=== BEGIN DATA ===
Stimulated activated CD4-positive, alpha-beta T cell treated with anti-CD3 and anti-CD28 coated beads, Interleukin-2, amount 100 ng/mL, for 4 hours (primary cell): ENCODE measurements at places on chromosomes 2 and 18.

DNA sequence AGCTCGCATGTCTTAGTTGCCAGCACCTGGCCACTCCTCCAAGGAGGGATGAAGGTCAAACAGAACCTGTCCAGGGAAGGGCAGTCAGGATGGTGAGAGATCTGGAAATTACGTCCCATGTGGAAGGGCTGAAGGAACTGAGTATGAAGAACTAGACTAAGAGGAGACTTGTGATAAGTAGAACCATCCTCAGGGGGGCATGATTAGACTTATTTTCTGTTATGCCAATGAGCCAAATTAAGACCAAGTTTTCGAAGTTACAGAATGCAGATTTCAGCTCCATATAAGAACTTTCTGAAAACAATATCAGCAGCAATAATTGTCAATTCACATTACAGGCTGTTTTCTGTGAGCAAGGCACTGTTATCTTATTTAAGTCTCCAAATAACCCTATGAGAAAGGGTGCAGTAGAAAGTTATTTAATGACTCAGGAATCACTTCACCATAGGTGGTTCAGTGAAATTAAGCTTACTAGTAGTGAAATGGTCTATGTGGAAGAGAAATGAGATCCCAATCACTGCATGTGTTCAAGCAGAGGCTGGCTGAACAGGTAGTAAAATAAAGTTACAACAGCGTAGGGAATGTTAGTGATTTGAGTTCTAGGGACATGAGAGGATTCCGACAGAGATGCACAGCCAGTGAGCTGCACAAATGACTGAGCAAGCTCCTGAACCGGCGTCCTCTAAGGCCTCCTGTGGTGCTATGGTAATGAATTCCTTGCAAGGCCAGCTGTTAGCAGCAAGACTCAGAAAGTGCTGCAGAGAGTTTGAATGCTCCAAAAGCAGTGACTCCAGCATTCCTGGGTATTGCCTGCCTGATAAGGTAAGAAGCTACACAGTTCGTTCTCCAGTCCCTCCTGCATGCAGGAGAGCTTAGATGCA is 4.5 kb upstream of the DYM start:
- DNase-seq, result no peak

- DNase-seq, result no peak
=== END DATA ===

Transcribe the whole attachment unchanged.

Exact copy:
Stimulated activated CD4-positive, alpha-beta T cell treated with anti-CD3 and anti-CD28 coated beads, Interleukin-2, amount 100 ng/mL, for 4 hours (primary cell): ENCODE measurements at places on chromosomes 2 and 18.

DNA sequence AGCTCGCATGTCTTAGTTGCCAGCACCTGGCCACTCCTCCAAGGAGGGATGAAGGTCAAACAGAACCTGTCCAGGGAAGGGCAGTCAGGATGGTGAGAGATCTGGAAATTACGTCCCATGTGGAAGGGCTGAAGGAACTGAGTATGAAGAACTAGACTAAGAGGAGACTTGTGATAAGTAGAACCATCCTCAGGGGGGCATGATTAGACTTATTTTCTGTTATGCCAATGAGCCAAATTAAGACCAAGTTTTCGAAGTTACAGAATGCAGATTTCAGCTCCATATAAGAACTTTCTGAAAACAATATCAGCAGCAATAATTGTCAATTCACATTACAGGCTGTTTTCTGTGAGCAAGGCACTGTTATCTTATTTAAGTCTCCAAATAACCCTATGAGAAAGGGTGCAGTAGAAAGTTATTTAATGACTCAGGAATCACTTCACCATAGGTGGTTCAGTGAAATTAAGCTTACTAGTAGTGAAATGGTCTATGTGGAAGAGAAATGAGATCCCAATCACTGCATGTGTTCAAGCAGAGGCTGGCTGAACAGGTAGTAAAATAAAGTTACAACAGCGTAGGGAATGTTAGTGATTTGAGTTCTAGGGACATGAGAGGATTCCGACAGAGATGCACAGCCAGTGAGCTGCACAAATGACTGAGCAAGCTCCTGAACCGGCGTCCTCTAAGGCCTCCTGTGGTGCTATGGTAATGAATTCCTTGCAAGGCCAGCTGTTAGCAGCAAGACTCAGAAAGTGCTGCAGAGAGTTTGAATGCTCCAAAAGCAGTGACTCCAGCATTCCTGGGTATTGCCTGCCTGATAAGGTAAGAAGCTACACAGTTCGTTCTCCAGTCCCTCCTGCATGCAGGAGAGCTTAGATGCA is 4.5 kb upstream of the DYM start:
- DNase-seq, result no peak

- DNase-seq, result no peak